Achmed Abdullah (1881-1945) was actually Alexander Nicholayevitch Romanoff, a prolific English author whose father was Russian Orthodox whilst his mother was a Muslim. Educated at Eton and Oxford, he joined the British Army, serving in France, India and China before becoming a jobbing writer of Crime, Adventure and Mystery tales, many apparently based on his own early life.

He was also a screen-writer, with his most well-known success being the 1935 film Lives of a Bengal Lancer (very loosely based on the novel by Francis Yeats-Brown).

As a book this is a cracking, literally spellbinding read and the illustrations are Russell at this flamboyant best. There are five vibrant full-colour plates plus an additional ten large black and white line drawings combining the artist’s clean design line with a compositional style that owes much to the works of Aubrey Beardsley.

Whilst not technically a graphic narrative, this book features all the crucial antecedents of one with the additional virtues of being a hugely entertaining concoction garnished with some of the best art ever produced by one of the industry’s greatest stylists. Believe me, you really want this book and I really want some modern publisher to revive this tome and its companions, even if only in eBook format…
© 1987 the Donning Company/Publishers. Art © 1987 P. Craig Russell. All Rights Reserved.

The Graphic Canon volume 1: From the Epic of Gilgamesh to Shakespeare to Dangerous Liaisons

By Many and Various, edited by Russ Kick (Seven Stories)
ISBN: 978-1-60980-376-6

Once upon a time in the English-speaking world, nobody clever, educated or in any way grown-up liked comics. Now we’re an accredited really and truly art form and spectacular books like this can be appreciated…

The Graphic Canon is an astounding literary and art project, instigated by legendary crusading editor, publisher, anthologist and modern Renaissance Man Russ Kick, which endeavours to interpret the world’s great books through the eyes of masters of crusading sequential narrative in an eye-opening synthesis of modes and styles.

The project is divided into three periods roughly equating with the birth of literature and its evolution up to the rise of the modern novel. Debut volume From the Epic of Gilgamesh to Shakespeare to Dangerous Liaisons covers literature from ancient times to the end of the 1700s in stories and poetry. Much of the material here has been taken from already extant or ongoing projects: indeed, as editor Russ Kick explains in his Introduction, it was a realisation that so many creative individuals were attempting to publish their own graphic responses to global heritage literature that led him to initiate this mammoth project in the first place…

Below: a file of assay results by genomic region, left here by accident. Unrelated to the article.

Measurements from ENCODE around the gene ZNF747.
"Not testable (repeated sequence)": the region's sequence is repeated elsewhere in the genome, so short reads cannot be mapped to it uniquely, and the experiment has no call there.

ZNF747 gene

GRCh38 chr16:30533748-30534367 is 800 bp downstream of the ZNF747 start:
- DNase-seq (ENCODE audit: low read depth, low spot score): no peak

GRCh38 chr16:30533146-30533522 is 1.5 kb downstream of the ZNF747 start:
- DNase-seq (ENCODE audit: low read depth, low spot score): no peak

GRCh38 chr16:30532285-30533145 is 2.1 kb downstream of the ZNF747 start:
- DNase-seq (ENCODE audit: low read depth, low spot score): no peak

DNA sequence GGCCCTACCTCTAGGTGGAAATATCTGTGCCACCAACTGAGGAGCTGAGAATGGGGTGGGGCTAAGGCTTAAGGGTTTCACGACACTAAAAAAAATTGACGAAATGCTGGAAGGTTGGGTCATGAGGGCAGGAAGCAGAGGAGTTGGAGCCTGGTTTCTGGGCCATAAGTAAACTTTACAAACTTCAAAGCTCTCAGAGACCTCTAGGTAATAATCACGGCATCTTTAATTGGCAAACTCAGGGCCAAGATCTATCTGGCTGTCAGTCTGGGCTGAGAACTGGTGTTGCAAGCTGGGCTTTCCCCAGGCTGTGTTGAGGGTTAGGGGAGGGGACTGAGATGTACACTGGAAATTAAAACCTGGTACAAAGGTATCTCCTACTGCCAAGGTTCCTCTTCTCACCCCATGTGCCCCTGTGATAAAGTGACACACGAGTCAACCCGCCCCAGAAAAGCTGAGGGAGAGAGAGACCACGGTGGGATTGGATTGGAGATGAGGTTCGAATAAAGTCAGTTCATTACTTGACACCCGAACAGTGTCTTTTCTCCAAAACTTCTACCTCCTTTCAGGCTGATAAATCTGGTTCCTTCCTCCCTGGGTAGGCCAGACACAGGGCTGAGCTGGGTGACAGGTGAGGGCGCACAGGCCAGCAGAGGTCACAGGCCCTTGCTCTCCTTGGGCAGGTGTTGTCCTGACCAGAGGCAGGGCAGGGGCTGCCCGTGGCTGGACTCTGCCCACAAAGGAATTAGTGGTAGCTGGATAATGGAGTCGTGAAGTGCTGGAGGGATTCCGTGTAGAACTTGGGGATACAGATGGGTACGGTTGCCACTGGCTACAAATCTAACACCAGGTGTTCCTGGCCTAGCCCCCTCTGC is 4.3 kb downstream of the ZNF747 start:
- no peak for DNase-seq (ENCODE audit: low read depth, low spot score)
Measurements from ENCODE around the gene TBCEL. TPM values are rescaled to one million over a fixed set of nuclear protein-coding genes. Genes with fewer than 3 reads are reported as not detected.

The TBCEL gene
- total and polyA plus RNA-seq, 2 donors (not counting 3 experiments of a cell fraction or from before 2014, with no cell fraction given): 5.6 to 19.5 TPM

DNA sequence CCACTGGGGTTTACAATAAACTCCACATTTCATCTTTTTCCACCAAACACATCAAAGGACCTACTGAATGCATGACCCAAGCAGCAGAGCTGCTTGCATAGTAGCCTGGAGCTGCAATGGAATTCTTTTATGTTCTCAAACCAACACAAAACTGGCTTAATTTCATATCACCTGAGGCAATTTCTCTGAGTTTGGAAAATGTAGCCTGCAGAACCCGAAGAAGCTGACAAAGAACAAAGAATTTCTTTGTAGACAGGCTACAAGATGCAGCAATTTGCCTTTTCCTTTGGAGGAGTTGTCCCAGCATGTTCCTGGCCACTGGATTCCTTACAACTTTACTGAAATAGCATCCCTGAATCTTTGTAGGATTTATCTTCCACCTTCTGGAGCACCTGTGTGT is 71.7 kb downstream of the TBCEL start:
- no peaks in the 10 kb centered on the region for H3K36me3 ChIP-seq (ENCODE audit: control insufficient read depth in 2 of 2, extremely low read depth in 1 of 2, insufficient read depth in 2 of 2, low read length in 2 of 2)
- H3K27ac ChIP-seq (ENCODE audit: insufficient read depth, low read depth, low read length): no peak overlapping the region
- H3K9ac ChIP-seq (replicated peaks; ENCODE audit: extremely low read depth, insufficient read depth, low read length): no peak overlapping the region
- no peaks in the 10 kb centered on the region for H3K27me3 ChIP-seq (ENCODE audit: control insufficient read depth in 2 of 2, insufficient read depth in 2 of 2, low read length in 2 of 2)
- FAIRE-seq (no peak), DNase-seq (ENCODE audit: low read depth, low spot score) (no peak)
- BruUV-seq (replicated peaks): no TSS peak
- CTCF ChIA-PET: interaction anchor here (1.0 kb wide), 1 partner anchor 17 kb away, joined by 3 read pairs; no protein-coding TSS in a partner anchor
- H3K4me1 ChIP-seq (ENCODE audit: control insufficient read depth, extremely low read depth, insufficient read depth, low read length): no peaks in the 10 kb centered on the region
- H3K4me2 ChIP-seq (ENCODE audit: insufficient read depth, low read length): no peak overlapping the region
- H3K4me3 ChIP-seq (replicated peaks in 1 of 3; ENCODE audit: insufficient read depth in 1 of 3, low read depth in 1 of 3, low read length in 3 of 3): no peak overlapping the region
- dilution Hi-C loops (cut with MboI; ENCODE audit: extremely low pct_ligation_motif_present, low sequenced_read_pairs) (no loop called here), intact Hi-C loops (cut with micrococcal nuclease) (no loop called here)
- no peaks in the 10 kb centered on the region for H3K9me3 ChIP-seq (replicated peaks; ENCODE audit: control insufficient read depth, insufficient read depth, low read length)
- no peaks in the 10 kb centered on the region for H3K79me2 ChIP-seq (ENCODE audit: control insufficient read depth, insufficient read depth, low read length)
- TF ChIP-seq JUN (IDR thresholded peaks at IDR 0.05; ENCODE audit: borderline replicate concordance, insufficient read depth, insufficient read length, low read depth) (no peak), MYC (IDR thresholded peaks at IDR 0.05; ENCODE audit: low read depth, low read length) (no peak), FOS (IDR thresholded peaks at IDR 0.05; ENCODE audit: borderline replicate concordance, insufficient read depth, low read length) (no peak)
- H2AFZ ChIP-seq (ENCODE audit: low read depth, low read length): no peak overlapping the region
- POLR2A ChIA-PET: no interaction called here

Rather than simply converting the stories, the artists involved have enjoyed the freedom to respond to texts in their own way, producing graphics – narrative or otherwise, monochrome or something else, sequential or not – to accompany, augment or even offset the words before them and the result is simply staggering…

Make no mistake: this is not a simple bowdlerising “prose to strip” exercise like generations of Classics Illustrated comics, and you won’t pass any tests on the basis of what you see here. Moreover, these images will make you want to re-read the texts you know and hunger for the ones you haven’t got around to yet. You will of a certainty marvel at the infinite variety of the artistic responses the canonical works inspired…

They certainly did for me…

Each piece is preceded by an informative commentary page by Kick, and the wonderment begins with a colourful and outrageously engaging ‘Three Panel Review: Hamlet’ by Lisa Brown after which grateful Acknowledgements and that aforementioned Editor’s Introduction lead directly into a delirious snippet from The Epic of Gilgamesh.

Like many contributions collected here, The Bull of Heaven – as adapted by Kent & Kevin Dixon – was already in production when invited into this book. The finally-completed saga has recently re-manifested and you can read of it here.

Those august remnants of lost Babylonian Tablets are followed by a delicious retelling of the origin of the stars in ‘Coyote and the Pebbles’. The beguiling and witty Native American Folktale is given a compelling reworking by Dayton Edmonds & Micah Farritor and leads seamlessly into a double dose of Homeric grandiloquence.

Alice Duke samples the duel between Paris and Menelaus from The Iliad after which Gareth Hinds dips into The Odyssey to re-present the monstrous duel between the lost Greeks and the ghastly Cyclops, after which we stay firmly in the cradle of civilisation to enjoy Sappho’s ‘Poem Fragments’ as embellished by Alessandro Bonaccorsi before Tori McKenna sums up the vengeful force of Euripides’ ‘Medea’.

Aristophanes’ still-shocking and controversial play Lysistrata is potently and hilariously précised in strip form by Valerie Schrag before J.T. Waldman powerfully synthesises the erotic vision of ‘The Book of Ester’ from the Hebrew Bible and Yeji Yun translates Plato’s Symposium into stark yet effective pantomimic visuals.

Fred Van Lente & Ryan Dunlavey have adapted numerous deep thinkers in their series Action Philosophers! ‘Tao Te Ching’ as dictated by Lao Tzu is both wickedly funny and thoughtfully compelling and perfectly offset by Matt Wiegle’s colourful heroic snippet ‘The House of Lac’ from The Mahabharata.